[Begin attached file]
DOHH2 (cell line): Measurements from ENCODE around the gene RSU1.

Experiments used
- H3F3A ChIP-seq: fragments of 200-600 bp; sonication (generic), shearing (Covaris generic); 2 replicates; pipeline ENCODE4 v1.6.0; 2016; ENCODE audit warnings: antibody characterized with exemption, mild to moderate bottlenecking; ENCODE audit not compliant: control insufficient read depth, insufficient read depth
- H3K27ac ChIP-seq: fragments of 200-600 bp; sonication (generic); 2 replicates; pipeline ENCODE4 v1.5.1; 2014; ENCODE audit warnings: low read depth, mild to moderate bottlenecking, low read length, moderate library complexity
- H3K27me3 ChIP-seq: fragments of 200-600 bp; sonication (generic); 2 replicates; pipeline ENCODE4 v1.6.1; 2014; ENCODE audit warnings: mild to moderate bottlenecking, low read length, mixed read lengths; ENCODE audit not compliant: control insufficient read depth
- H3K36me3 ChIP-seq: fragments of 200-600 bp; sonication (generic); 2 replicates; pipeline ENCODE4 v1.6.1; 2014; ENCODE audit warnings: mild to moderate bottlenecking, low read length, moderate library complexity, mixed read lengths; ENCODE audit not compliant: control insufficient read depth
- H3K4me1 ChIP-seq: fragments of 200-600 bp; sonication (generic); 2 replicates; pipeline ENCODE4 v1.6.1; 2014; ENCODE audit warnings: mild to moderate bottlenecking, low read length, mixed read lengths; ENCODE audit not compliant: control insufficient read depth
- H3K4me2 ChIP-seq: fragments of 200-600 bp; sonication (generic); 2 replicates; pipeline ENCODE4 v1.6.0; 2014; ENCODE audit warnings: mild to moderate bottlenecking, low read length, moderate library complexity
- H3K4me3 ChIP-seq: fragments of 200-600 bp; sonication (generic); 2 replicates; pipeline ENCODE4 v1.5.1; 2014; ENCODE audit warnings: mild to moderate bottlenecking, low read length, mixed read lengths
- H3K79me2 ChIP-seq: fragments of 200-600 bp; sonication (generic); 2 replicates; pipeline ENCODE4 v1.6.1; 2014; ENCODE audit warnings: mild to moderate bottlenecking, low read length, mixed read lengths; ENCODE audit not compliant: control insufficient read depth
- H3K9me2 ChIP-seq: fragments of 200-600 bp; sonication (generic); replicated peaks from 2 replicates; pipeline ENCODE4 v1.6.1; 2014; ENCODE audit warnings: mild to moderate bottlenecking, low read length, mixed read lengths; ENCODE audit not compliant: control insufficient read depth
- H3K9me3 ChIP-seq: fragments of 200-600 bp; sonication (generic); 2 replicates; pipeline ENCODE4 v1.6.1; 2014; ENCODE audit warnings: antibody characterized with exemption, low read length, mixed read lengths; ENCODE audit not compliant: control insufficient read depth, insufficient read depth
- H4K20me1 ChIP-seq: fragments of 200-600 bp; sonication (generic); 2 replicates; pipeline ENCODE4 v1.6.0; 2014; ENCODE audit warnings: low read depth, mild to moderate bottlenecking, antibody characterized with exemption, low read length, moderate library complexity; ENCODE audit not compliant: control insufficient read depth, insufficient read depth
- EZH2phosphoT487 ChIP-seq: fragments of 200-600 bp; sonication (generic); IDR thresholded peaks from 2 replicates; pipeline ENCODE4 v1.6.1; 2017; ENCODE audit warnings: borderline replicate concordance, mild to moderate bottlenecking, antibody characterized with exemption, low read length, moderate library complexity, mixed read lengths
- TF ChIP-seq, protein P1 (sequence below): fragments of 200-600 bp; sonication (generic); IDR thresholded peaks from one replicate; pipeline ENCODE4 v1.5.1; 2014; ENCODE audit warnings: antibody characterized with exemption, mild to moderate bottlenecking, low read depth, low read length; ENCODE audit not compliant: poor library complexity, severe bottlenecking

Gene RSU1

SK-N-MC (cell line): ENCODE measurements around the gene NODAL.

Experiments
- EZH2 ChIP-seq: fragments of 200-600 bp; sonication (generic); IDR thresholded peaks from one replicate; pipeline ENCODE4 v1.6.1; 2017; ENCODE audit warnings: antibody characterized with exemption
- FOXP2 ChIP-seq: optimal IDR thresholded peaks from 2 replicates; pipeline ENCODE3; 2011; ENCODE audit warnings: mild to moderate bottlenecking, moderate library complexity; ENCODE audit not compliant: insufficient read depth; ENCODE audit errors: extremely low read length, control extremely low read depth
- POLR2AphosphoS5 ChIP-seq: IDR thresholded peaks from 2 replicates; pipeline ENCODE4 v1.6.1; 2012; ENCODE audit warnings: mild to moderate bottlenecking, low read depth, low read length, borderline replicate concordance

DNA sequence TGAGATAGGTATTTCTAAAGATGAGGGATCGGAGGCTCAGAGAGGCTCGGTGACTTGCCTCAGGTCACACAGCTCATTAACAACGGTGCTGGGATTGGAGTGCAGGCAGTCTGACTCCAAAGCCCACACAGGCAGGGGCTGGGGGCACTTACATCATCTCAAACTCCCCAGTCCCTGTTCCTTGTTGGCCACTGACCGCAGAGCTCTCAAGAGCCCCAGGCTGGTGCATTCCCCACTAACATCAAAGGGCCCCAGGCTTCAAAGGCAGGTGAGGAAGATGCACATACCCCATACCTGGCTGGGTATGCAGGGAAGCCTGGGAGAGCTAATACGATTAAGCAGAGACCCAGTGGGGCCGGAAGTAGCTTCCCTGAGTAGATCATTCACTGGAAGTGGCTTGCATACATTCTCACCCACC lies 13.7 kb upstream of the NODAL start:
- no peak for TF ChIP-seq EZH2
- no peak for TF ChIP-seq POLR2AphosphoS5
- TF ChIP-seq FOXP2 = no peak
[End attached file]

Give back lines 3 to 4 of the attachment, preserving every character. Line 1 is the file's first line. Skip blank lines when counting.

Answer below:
- H3F3A ChIP-seq: fragments of 200-600 bp; sonication (generic), shearing (Covaris generic); 2 replicates; pipeline ENCODE4 v1.6.0; 2016; ENCODE audit warnings: antibody characterized with exemption, mild to moderate bottlenecking; ENCODE audit not compliant: control insufficient read depth, insufficient read depth
- H3K27ac ChIP-seq: fragments of 200-600 bp; sonication (generic); 2 replicates; pipeline ENCODE4 v1.5.1; 2014; ENCODE audit warnings: low read depth, mild to moderate bottlenecking, low read length, moderate library complexity